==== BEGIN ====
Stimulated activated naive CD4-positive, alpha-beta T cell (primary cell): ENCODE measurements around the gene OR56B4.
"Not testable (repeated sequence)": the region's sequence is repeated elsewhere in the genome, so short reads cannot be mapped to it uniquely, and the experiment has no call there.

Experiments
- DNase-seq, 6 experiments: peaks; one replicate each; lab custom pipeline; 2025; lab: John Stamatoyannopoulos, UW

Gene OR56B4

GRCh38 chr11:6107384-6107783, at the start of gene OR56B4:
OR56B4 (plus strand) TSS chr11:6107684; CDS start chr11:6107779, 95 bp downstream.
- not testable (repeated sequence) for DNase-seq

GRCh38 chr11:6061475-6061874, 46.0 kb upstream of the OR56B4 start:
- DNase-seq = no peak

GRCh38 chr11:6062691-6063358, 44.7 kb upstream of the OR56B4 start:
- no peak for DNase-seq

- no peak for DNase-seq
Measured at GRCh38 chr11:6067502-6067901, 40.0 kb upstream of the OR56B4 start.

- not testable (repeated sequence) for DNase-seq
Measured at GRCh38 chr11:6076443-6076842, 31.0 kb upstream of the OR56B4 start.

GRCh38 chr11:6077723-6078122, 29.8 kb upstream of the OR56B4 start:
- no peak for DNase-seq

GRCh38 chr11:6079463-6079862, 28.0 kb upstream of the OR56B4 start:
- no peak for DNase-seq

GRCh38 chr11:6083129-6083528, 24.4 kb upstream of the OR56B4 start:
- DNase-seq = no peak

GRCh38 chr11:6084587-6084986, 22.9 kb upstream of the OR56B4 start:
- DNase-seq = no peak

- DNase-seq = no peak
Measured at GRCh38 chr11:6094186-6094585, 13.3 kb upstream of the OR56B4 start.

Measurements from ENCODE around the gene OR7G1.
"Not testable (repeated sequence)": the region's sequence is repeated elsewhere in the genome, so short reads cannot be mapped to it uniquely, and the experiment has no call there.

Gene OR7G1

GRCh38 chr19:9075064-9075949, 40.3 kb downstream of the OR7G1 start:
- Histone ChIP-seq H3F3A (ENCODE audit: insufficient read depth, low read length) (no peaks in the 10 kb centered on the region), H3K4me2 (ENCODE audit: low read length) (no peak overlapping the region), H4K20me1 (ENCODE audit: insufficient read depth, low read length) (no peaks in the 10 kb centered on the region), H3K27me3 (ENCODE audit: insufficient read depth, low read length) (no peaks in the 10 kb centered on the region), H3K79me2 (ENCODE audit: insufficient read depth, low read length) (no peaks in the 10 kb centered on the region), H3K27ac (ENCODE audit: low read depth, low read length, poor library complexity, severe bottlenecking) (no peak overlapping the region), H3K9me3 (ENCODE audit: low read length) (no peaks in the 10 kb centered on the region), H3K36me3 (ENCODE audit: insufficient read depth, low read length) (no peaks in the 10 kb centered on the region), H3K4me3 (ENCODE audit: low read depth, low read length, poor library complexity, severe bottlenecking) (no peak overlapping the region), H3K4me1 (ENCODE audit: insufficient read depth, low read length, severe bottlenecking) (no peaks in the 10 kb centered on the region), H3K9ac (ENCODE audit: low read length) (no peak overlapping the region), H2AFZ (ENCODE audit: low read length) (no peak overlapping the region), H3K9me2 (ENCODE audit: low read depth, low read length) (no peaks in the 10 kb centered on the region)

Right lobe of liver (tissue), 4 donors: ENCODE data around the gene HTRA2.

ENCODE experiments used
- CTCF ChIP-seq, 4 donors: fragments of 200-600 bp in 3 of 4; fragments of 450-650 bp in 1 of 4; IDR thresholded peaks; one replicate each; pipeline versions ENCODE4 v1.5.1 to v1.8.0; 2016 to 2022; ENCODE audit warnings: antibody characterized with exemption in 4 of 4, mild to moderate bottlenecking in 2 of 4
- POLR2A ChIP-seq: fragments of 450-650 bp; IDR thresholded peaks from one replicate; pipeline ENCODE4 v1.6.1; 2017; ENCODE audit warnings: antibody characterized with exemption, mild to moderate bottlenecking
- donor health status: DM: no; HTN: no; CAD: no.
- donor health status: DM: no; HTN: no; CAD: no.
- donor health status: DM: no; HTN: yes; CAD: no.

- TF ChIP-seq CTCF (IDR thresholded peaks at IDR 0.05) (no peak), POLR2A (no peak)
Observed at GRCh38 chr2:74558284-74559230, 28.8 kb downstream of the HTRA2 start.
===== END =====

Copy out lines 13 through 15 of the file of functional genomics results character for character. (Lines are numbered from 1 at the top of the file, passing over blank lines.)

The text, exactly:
- no peak for DNase-seq
Measured at GRCh38 chr11:6067502-6067901, 40.0 kb upstream of the OR56B4 start.

- not testable (repeated sequence) for DNase-seq